The Silicon Lathe
The Silicon Lathe, a story about the passions behind technology start-up companies in the Silicon Valley, was an ambitious debut novel for author Steve Jackowski. The novel covers a huge span of the industry’s history beginning in the year 1983 through present-day. We are introduced to our narrator, Jack, who was working for a company called Skynet before switching jobs to work for a start-up company called CIA headed by charismatic industry professional, Carson Ingles. He and Carson end up forming a friendship over the years, which is a recurring dynamic throughout the novel. We are also introduced to Steve, a hyper-ambitious businessman who is not afraid to be aggressive in obtaining what he wants, Steve’s social-ladder climbing wife Shelly, Jack’s coworker from CIA named Ronn, and his best friend who works in the same industry, Georgette. After investing much of his time into CIA, Jack eventually ventures on to starting his own start-up company providing him a whole new experience of navigating through the passions of the start-up industry. The novel takes us through early development in Silicon Valley when ideas about where the Internet would take society and what technologies would sell were mere predictions, through to the booming technological age we are in currently.
Jackowski goes into detail about how tech companies are managed, including everything from administrative support to stock options and outside company acquisitions. The novel highlights the glamour of the tech start-up industry: the wealth, the freedoms, the fine dining, the ambition, and innovation. But it also explores the consequences of being overzealous, of too much wealth, and the legality of tough competition. I also liked how Jackowski juxtaposed the development of his companies in the Silicon Valley alongside other world events, such as the tearing down of the Berlin Wall, Chernobyl, the Iran-Contra affair, Tiananmen Square, Y2K, and the rise of the Internet, for example. I think it helped to add depth to a developing industry by including other important events in the same timeline.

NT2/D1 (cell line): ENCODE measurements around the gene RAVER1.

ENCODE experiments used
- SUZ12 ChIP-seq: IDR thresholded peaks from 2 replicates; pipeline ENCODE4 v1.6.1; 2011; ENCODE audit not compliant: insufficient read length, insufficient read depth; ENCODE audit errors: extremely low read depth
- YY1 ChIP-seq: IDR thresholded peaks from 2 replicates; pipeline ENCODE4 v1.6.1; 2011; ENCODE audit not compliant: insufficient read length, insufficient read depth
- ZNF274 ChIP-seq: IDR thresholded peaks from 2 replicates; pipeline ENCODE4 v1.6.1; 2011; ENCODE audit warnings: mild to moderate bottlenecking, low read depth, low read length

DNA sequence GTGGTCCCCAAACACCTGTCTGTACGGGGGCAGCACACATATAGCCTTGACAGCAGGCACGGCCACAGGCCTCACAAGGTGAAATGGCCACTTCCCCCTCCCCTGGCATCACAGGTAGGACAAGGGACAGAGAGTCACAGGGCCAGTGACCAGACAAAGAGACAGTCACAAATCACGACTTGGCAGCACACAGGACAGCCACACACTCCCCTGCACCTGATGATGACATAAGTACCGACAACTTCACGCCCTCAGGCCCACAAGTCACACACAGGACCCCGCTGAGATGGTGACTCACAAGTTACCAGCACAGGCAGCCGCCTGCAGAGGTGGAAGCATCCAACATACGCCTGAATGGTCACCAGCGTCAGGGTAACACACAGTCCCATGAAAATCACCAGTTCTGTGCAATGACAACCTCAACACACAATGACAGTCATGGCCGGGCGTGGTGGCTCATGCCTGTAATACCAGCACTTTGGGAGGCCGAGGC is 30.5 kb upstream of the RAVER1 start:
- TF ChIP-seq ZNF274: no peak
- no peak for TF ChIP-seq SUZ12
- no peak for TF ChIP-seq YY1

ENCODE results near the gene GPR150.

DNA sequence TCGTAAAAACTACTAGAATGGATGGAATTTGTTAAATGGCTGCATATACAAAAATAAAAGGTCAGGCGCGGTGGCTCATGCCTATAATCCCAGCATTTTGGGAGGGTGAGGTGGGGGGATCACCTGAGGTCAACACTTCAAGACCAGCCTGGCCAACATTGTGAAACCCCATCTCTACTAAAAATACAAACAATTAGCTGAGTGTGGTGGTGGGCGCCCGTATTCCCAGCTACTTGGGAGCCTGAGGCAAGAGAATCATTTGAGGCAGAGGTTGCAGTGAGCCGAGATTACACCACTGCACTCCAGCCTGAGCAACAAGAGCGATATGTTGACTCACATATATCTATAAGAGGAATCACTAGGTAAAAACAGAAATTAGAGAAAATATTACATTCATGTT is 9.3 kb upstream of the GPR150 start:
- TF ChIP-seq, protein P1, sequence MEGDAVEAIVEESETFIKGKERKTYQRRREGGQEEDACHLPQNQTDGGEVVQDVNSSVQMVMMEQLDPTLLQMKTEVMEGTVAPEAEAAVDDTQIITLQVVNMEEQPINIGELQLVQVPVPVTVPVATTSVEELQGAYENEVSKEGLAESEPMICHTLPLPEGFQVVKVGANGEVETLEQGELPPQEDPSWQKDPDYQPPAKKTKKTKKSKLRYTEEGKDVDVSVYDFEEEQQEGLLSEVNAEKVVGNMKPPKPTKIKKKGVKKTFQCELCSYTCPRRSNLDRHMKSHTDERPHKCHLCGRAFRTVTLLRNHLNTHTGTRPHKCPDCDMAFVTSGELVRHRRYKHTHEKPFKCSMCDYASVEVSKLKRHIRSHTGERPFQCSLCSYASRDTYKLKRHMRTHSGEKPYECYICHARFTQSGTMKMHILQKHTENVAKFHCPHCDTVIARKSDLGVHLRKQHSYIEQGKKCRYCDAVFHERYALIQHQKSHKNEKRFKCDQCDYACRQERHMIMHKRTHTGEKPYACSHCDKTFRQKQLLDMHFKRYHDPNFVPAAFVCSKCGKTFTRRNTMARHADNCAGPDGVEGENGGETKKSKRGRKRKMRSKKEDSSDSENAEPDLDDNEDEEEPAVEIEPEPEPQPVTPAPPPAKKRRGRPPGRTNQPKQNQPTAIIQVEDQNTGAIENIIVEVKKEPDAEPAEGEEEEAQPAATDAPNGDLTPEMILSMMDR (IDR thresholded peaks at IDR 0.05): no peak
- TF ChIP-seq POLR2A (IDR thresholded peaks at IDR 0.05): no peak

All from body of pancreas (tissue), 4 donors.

Initially, I felt as though this novel may only relate to a niche-market, but by the end, I found that it’s a story that could appeal to a wide range of audiences. It is dense in content, and some sections that tangent off the linear plot are dry, but it is well-written and provides an interesting look into the tech industry. I thought the story only got stronger as it progressed and it’s clear that Jackowski put his personality and passions into this novel.
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